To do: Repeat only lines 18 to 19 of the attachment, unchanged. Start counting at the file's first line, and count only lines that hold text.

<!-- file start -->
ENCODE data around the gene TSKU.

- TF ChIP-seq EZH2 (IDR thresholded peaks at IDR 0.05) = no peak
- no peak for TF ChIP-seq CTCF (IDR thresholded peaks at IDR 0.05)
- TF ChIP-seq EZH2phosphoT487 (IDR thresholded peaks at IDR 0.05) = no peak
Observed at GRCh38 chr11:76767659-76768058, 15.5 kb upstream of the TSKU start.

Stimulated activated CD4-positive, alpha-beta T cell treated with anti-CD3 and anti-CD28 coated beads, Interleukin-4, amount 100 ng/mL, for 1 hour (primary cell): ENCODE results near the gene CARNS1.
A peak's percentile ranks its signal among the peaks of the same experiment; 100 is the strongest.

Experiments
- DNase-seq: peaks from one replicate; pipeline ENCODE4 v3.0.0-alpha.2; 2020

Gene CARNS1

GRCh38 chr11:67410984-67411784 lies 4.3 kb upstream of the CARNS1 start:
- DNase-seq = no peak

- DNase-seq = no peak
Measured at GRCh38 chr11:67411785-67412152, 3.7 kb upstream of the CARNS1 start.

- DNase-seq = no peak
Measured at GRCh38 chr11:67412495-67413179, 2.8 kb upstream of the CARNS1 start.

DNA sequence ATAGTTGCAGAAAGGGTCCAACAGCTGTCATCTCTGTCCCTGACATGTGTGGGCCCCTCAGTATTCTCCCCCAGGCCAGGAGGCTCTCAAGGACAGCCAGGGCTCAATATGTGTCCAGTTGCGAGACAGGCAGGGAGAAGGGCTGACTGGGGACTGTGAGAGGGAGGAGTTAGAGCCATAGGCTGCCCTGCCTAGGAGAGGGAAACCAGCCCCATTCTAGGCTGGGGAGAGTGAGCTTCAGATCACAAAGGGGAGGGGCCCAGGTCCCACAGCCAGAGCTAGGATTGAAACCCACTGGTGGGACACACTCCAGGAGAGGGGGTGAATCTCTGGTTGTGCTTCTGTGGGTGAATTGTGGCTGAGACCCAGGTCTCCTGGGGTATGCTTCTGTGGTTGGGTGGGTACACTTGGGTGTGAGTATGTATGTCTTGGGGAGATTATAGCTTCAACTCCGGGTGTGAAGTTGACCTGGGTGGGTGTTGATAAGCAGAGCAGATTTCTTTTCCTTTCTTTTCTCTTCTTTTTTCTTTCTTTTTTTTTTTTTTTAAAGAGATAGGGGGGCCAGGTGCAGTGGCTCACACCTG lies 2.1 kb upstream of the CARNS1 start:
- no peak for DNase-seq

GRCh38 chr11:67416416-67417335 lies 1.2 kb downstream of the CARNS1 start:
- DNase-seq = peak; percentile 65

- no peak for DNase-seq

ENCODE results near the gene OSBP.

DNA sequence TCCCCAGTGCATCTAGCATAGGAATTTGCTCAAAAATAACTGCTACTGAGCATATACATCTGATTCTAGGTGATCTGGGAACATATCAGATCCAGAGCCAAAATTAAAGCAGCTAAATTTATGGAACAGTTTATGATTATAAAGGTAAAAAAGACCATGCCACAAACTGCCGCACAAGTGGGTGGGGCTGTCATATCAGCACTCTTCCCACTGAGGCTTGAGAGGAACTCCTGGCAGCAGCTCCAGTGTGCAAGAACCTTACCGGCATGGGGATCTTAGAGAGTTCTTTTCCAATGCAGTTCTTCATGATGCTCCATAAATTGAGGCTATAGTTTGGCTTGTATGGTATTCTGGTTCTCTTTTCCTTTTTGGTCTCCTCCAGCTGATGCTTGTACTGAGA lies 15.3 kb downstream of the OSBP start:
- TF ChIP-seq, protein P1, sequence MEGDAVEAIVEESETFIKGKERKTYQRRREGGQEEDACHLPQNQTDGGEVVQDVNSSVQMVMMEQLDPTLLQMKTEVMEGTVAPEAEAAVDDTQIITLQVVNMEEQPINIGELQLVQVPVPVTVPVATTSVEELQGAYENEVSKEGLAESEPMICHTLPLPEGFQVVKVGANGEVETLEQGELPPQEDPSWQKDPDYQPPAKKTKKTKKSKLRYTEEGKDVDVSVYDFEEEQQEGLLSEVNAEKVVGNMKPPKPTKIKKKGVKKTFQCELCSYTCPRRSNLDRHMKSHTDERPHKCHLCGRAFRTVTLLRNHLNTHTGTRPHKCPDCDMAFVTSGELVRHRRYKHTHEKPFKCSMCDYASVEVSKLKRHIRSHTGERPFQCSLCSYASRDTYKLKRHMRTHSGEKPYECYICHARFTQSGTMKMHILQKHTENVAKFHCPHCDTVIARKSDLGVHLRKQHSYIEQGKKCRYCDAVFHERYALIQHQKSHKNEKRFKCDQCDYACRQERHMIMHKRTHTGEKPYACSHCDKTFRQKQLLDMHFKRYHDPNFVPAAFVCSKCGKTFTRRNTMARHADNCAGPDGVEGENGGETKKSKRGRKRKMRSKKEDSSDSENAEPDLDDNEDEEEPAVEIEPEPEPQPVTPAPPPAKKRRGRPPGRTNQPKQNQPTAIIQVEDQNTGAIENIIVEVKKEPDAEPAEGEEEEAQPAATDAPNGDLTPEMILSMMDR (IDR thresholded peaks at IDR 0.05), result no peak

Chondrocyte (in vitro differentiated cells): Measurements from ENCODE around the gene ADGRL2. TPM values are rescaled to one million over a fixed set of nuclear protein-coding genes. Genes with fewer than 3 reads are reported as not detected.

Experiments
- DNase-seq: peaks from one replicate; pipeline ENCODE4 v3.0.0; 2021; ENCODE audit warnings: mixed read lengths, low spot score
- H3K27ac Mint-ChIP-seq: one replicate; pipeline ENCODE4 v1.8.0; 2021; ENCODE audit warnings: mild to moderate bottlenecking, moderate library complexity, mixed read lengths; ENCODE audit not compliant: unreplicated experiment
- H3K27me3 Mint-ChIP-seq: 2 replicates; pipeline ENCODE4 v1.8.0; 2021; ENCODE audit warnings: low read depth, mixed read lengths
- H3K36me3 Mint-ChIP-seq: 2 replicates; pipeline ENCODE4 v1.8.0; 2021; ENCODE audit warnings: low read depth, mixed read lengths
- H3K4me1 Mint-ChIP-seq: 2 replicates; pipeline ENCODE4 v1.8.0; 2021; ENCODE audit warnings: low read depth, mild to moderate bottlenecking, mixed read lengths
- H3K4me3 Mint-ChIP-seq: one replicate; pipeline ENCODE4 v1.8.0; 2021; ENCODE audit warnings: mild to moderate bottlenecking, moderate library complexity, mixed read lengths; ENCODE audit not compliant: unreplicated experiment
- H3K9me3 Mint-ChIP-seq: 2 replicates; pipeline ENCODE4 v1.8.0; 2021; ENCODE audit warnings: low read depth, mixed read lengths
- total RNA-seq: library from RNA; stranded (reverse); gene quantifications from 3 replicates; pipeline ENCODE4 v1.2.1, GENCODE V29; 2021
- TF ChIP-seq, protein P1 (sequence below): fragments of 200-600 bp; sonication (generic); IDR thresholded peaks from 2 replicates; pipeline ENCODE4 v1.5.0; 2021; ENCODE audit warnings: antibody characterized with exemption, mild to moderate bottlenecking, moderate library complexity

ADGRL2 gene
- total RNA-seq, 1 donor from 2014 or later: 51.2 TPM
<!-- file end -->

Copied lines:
- no peak for DNase-seq

GRCh38 chr11:67416416-67417335 lies 1.2 kb downstream of the CARNS1 start: